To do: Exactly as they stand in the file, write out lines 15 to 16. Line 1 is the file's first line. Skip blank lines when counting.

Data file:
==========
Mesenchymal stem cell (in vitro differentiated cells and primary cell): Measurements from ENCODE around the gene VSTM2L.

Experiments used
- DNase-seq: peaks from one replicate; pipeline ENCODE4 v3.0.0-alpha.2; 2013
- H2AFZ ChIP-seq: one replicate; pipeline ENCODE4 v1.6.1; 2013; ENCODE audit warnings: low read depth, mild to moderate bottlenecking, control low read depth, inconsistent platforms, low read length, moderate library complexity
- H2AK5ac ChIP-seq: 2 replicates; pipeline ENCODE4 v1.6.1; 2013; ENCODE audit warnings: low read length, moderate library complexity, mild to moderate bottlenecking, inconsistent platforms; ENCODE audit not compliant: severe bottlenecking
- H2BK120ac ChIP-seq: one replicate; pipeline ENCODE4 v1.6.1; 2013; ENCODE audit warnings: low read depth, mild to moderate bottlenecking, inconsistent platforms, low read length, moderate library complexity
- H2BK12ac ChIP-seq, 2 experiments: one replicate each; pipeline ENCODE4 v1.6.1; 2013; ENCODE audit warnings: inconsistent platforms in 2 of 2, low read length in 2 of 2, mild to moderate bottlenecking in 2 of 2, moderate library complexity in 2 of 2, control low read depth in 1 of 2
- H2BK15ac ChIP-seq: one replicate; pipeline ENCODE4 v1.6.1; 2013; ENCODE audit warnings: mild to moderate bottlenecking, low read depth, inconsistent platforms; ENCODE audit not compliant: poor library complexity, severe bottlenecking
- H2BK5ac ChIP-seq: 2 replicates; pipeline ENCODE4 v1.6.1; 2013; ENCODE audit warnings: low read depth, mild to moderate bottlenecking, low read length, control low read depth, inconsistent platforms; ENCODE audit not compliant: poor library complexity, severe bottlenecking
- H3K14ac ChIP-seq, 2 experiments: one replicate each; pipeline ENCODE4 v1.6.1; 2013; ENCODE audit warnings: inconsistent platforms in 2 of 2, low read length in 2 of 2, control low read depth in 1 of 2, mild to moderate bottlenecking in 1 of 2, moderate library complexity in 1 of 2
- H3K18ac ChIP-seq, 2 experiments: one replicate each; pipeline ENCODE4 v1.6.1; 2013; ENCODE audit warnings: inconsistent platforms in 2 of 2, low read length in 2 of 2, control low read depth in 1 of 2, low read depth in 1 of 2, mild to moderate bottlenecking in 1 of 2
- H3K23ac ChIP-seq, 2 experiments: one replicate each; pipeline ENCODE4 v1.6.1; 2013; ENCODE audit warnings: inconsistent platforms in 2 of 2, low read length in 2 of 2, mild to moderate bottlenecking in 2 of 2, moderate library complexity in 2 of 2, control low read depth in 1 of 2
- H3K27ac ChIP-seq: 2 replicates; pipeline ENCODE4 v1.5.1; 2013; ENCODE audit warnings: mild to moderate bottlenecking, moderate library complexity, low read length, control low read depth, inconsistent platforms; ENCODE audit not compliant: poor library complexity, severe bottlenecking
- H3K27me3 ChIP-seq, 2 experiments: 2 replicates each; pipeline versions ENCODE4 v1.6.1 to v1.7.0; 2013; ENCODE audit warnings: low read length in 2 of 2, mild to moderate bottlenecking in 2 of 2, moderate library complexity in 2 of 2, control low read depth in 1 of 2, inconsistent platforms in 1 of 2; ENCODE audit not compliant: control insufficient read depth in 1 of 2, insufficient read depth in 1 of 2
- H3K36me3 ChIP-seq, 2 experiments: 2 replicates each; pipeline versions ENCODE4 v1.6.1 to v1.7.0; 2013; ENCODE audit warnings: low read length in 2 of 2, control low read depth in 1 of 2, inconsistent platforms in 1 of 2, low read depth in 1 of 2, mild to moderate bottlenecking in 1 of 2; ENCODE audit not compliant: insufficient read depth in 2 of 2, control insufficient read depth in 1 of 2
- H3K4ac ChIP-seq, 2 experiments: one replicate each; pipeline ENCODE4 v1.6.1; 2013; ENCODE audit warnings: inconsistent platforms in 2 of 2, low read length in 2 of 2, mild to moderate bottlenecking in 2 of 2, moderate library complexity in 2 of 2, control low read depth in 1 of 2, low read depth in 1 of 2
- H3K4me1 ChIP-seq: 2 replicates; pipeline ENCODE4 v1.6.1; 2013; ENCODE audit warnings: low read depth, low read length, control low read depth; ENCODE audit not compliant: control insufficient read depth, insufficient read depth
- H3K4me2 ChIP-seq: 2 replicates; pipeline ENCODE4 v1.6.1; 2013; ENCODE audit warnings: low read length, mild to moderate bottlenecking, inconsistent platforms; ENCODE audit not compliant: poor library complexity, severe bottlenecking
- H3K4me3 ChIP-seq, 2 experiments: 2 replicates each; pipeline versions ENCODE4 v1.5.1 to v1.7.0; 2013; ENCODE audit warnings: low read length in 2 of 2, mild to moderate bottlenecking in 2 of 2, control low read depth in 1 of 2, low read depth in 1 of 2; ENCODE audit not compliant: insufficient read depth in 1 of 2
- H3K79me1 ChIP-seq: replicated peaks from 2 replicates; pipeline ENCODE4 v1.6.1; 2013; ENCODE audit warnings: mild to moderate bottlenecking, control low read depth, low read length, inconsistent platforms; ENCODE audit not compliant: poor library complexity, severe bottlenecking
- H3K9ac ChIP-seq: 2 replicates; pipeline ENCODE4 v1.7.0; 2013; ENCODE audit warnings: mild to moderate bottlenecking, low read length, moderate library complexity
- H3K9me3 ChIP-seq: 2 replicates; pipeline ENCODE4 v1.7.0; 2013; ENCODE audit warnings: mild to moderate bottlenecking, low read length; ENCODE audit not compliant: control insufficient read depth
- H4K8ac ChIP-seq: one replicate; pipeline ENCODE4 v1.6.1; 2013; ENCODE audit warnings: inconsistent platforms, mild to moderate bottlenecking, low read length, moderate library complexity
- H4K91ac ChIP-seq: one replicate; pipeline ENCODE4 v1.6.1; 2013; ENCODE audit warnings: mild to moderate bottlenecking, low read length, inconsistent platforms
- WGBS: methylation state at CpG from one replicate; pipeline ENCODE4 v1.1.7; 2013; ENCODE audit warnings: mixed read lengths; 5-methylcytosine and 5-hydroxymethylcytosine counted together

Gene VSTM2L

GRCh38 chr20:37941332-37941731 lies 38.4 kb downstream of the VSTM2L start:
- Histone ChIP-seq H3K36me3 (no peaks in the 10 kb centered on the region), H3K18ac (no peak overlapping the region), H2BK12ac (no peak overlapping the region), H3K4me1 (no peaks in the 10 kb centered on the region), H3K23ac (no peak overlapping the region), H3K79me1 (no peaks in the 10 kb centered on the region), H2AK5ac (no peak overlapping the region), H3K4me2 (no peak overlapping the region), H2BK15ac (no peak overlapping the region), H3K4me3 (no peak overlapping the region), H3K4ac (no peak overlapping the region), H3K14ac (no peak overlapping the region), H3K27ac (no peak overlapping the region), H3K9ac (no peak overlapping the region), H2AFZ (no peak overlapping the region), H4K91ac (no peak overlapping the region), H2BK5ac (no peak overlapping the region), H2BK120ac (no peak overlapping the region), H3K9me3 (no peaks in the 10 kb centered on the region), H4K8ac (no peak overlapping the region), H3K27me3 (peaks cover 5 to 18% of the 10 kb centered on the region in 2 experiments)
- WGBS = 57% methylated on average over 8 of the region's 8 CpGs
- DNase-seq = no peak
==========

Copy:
- H3K36me3 ChIP-seq, 2 experiments: 2 replicates each; pipeline versions ENCODE4 v1.6.1 to v1.7.0; 2013; ENCODE audit warnings: low read length in 2 of 2, control low read depth in 1 of 2, inconsistent platforms in 1 of 2, low read depth in 1 of 2, mild to moderate bottlenecking in 1 of 2; ENCODE audit not compliant: insufficient read depth in 2 of 2, control insufficient read depth in 1 of 2
- H3K4ac ChIP-seq, 2 experiments: one replicate each; pipeline ENCODE4 v1.6.1; 2013; ENCODE audit warnings: inconsistent platforms in 2 of 2, low read length in 2 of 2, mild to moderate bottlenecking in 2 of 2, moderate library complexity in 2 of 2, control low read depth in 1 of 2, low read depth in 1 of 2